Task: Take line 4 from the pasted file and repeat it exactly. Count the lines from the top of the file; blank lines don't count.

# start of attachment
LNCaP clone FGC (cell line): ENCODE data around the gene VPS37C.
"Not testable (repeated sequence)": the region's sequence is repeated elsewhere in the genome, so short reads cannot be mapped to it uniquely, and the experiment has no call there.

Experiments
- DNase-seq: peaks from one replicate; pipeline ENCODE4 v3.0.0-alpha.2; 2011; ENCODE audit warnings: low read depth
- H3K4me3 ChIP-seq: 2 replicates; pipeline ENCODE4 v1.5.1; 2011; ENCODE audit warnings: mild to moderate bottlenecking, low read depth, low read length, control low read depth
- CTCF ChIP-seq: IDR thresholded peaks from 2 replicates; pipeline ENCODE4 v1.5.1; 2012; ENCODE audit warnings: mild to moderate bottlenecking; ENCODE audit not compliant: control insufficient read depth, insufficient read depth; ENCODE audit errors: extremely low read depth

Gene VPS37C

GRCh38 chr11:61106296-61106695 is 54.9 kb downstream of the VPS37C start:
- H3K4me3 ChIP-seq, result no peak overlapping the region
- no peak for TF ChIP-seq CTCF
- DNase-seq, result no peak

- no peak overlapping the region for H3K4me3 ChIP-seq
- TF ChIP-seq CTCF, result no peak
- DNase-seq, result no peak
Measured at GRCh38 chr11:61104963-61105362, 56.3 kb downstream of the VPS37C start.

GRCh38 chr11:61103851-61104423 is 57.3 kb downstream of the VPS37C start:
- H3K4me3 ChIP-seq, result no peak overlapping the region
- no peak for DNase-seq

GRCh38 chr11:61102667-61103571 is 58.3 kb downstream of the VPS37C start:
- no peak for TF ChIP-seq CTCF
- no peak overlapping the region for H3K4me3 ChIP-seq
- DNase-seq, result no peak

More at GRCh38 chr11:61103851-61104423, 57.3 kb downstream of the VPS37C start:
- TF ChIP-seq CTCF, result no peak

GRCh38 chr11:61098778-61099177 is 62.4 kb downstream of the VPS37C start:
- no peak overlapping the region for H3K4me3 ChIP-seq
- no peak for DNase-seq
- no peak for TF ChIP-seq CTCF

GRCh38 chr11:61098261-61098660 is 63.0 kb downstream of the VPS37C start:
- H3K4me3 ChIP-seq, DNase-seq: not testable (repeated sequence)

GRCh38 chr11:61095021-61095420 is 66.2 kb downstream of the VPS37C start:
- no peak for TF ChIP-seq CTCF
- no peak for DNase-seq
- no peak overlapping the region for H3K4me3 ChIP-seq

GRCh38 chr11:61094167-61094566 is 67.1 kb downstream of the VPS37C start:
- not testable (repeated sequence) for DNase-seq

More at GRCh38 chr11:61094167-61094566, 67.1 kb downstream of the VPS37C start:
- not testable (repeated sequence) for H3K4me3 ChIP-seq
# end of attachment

- DNase-seq: peaks from one replicate; pipeline ENCODE4 v3.0.0-alpha.2; 2011; ENCODE audit warnings: low read depth